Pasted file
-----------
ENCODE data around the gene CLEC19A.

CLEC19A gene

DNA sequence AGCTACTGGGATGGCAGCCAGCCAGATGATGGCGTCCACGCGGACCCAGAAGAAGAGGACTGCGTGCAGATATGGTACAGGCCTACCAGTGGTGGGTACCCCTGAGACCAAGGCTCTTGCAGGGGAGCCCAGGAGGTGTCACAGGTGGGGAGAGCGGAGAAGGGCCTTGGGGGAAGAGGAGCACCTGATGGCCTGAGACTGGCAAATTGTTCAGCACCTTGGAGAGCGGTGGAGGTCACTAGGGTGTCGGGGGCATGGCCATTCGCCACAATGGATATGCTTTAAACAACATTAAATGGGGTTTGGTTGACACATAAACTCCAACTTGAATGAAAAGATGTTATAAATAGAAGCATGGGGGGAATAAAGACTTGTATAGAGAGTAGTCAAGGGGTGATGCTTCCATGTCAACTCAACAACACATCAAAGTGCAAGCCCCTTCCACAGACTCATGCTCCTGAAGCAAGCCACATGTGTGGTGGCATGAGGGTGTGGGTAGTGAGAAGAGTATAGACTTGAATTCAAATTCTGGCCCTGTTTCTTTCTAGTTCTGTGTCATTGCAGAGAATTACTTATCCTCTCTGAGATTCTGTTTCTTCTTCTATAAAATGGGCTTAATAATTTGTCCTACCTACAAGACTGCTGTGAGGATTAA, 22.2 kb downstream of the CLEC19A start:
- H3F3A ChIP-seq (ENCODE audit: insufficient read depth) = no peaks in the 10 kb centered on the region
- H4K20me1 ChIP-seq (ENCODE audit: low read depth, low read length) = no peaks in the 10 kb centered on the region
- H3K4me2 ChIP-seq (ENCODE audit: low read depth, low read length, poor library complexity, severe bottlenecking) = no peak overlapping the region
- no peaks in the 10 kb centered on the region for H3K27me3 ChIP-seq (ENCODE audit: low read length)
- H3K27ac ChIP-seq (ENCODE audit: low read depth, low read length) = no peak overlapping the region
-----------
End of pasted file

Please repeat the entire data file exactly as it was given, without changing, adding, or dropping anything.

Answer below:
ENCODE data around the gene CLEC19A.

CLEC19A gene

DNA sequence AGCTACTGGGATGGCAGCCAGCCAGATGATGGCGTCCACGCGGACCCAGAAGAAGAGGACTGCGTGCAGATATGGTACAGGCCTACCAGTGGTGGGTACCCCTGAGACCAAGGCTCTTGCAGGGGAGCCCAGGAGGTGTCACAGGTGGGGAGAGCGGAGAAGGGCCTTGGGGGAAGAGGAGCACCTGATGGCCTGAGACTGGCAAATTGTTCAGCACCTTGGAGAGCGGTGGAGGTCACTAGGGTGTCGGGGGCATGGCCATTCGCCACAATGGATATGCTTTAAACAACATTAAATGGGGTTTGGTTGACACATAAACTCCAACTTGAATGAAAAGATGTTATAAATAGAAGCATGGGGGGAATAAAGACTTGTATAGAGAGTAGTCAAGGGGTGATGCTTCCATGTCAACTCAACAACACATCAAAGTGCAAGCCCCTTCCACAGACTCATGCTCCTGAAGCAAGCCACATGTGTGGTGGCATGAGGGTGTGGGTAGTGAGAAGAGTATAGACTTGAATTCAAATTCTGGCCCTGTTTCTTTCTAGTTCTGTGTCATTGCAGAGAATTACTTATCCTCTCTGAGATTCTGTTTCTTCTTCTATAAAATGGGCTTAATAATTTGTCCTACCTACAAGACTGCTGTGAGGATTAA, 22.2 kb downstream of the CLEC19A start:
- H3F3A ChIP-seq (ENCODE audit: insufficient read depth) = no peaks in the 10 kb centered on the region
- H4K20me1 ChIP-seq (ENCODE audit: low read depth, low read length) = no peaks in the 10 kb centered on the region
- H3K4me2 ChIP-seq (ENCODE audit: low read depth, low read length, poor library complexity, severe bottlenecking) = no peak overlapping the region
- no peaks in the 10 kb centered on the region for H3K27me3 ChIP-seq (ENCODE audit: low read length)
- H3K27ac ChIP-seq (ENCODE audit: low read depth, low read length) = no peak overlapping the region